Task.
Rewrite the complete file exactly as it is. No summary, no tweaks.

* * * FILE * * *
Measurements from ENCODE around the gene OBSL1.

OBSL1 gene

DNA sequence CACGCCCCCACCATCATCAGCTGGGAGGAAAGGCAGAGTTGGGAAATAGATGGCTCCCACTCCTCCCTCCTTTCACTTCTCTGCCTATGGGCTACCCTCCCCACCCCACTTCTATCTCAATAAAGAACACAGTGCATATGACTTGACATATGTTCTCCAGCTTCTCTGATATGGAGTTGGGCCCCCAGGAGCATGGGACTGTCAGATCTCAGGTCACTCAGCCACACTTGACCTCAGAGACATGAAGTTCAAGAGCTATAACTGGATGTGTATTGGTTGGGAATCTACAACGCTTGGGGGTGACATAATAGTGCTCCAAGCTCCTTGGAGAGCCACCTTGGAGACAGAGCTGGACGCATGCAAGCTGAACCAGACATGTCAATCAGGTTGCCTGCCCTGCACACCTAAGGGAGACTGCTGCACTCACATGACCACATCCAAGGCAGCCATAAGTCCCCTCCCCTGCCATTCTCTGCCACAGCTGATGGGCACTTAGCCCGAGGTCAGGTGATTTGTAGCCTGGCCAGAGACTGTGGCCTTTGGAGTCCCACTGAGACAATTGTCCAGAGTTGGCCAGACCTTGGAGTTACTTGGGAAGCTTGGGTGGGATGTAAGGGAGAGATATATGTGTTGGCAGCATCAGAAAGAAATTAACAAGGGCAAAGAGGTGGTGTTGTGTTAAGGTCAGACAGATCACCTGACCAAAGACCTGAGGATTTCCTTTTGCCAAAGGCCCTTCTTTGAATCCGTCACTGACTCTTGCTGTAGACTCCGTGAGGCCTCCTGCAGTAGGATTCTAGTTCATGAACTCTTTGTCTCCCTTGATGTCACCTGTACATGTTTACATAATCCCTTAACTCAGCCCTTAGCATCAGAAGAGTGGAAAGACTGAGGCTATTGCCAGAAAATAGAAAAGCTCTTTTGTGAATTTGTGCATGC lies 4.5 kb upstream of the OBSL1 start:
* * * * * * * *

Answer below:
Measurements from ENCODE around the gene OBSL1.

OBSL1 gene

DNA sequence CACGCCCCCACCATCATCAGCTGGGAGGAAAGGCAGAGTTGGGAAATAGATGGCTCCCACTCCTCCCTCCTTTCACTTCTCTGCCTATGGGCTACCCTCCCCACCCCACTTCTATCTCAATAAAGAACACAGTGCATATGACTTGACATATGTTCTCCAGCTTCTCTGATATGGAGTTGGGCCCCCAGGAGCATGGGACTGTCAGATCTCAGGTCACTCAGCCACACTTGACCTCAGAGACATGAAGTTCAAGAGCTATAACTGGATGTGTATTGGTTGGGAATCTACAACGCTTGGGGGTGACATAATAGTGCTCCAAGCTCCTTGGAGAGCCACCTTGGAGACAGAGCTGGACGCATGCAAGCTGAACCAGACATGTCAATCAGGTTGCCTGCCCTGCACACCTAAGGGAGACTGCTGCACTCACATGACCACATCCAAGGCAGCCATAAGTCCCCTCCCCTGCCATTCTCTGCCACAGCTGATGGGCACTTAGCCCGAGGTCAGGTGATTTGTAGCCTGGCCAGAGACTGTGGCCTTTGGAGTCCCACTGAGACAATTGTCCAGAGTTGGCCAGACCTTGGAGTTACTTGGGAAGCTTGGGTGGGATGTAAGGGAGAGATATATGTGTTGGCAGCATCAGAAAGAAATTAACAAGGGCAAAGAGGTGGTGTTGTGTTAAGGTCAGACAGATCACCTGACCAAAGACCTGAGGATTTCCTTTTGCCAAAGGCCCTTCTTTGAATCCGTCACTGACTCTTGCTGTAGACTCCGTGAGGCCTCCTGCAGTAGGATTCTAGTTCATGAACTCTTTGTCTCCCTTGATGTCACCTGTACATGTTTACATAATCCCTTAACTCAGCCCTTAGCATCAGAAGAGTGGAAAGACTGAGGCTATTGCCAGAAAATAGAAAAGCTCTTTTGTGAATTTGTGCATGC lies 4.5 kb upstream of the OBSL1 start: